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Way back in 2011 I had the pleasure of seeing Owl In The House live in Austin at the Cradle of the South festival and they were terrific, making the whole night for me. When longtime manager Shay Brady died in 2014, the band’s future was uncertain, but thanks to overwhelming fan support they persevered, releasing Long Time In The Water and everything seemed back on track.

Then came the divisive Friend With A Car, which some fans found too compromising with its selection of mostly upbeat, “it’s gonna be alright because it always is” batch of songs that seemed out of sync with the band’s legacy and too soon to be a new direction for the former picnic crooners.

With a style often described as “bare feet on wooden floors” or what I like to call “porch rock,” OITH hits that sweet spot between too mellow and too dreamy; dreamy enough to make those sugar plums dance but not mellow enough to put you to sleep. Mostly acoustic, the band has used some amplified instruments in the past (notably electric tuba on “Joyful Ruin” from Friend With A Car and a vintage 1974 Klavnar Orakel V on “Moldy Pancakes” from Jopsy) and there’s a bit more voltage overall on Airport Breakfast than on the band’s past releases. It’s a mild volume increase though, one that won’t cause Thomas type uproar, just another brush in the band’s paintbox.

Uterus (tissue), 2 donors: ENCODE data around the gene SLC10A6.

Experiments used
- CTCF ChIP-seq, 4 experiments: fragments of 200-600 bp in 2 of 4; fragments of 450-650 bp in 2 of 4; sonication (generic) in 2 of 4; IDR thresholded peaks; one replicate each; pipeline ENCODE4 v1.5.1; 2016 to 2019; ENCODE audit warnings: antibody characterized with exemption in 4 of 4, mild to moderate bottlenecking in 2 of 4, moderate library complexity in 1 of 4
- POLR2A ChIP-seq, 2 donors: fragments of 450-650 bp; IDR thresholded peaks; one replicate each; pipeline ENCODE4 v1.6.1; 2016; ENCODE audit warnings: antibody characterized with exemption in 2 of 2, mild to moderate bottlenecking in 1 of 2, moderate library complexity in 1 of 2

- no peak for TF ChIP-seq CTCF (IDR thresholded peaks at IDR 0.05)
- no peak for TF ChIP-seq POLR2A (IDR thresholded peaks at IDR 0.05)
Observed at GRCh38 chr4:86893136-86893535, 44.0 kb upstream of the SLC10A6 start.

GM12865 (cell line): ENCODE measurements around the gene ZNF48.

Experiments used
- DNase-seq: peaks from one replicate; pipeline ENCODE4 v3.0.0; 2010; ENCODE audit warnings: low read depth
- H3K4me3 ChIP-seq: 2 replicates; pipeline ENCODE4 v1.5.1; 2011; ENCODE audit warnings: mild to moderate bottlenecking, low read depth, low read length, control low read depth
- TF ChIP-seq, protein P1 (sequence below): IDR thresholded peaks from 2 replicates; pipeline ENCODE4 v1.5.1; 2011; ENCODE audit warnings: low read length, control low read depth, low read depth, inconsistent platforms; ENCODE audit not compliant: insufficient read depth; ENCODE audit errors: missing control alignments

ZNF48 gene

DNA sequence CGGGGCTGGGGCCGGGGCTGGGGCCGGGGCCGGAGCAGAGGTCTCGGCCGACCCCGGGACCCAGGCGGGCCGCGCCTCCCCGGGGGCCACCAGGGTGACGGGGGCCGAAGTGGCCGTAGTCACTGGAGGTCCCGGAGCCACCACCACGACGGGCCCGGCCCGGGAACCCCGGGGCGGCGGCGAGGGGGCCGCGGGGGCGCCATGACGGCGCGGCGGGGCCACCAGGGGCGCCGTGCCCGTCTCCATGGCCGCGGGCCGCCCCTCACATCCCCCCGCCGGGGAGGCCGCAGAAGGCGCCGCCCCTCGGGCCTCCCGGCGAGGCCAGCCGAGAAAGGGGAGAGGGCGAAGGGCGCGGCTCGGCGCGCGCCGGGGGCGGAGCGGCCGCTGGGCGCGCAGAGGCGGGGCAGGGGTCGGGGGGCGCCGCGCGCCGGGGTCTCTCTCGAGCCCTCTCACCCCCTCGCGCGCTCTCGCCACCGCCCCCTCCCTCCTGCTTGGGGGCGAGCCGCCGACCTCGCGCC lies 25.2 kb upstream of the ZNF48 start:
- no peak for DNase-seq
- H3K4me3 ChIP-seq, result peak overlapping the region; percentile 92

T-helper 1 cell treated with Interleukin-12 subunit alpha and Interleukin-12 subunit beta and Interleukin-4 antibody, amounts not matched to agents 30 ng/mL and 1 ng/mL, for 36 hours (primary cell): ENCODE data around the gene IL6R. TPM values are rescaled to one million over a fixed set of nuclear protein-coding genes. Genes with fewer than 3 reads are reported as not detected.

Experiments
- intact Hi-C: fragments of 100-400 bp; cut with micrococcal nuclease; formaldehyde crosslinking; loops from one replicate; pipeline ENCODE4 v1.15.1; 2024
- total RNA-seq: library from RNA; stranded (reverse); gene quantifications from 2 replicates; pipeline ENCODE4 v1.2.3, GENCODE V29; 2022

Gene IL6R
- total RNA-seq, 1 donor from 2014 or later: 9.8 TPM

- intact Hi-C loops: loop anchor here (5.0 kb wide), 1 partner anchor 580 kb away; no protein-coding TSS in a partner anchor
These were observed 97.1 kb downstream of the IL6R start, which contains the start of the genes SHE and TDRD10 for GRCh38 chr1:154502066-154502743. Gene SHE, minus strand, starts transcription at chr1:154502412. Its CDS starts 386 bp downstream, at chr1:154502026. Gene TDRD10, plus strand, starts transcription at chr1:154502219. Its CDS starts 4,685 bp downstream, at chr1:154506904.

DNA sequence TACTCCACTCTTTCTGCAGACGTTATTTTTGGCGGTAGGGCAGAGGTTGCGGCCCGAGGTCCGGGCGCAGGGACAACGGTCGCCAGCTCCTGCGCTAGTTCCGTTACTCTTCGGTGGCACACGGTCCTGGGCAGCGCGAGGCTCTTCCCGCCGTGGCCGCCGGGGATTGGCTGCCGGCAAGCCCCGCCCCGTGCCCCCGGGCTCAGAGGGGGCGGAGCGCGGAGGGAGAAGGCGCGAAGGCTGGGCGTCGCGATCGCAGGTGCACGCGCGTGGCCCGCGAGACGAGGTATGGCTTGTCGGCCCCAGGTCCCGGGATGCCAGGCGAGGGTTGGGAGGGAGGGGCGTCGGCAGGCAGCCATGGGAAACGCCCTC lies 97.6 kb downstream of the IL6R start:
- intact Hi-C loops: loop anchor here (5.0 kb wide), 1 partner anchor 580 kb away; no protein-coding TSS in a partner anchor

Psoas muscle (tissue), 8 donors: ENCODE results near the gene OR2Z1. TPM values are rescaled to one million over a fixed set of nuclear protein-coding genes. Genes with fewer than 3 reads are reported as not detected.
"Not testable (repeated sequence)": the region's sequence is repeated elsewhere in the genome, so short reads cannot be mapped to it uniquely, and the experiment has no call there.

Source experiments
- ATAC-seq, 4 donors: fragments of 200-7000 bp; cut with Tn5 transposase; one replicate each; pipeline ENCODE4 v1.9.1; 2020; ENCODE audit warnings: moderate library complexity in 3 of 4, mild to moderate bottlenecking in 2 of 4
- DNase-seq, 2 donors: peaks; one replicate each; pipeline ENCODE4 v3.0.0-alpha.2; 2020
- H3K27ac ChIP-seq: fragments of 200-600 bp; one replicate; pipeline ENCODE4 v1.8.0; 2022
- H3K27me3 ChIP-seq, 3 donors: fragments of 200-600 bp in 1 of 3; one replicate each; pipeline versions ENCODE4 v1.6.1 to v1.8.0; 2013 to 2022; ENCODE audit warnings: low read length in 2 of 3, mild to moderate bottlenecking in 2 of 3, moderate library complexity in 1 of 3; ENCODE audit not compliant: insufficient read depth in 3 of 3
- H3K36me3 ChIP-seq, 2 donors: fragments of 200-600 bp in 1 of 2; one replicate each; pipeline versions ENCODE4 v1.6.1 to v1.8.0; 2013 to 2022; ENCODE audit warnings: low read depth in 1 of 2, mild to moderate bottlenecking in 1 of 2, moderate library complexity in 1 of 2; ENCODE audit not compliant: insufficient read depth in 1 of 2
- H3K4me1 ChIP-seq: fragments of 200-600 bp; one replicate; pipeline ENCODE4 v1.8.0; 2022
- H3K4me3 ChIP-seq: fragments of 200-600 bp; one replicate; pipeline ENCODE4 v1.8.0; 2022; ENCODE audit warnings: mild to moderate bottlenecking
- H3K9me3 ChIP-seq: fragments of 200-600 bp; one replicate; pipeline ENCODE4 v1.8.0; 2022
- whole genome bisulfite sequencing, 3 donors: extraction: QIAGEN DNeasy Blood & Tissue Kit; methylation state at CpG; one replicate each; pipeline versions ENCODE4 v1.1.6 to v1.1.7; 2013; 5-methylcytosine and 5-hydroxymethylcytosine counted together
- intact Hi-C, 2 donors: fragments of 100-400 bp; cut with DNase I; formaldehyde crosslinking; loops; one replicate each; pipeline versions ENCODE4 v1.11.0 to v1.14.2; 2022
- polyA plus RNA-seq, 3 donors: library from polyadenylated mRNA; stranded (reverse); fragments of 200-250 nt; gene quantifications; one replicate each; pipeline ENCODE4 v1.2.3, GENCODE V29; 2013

Singers Epi Glottes and Larry Inks blend their voices as beautifully as ever, adding tones of country over urban jungle chants and sing songs, or blending gorgeously like in “Burnin’ My Shirts,” each singer’s voice glassy smooth. The duo form complex rhythms both cold and inviting, their flair for melodic counterpoint the focus of album opener “Bat Scat.” They’re also a bit more adventurous here harmonically than in the past, and these new songs are long on melody with Inks and Glottes finding those goosebumpers as easily as ever.

The band has never taken itself too seriously when it comes to song titles and there’s a general feeling of relaxedness that permeates their music, like it’s just a little get together where some friends share a bunch of clever, affecting songs they’ve written, or if that cool bunch of people next door who are always jamming invited you over for a swim.

Billy Hill brings his cannonball production style to “Rusty Dusty” and “Soup To Nuts,” propelling the band to some of their liveliest songs in years, otherwise letting them keep their signature style intact, just maybe tightening up the arrangements a little. Hooks are front and center in “Cheap Date” and “Antisocial Disease,” while sleek bass and tense drums frame the driving “West of Purple,” a stunning eleven minute plus opus to close out the album. Its wiry sparkle guitars slash Inks and Glottes harmonies, stark against the minor key piano arpeggios, bringing Airport Breakfast to a grand stomping close.

It’s a solid effort from OITH, a step forward and a reaffirmation of the band’s mission: to play some of the most laid back ear candy of their day without succumbing to trends or record label pressure.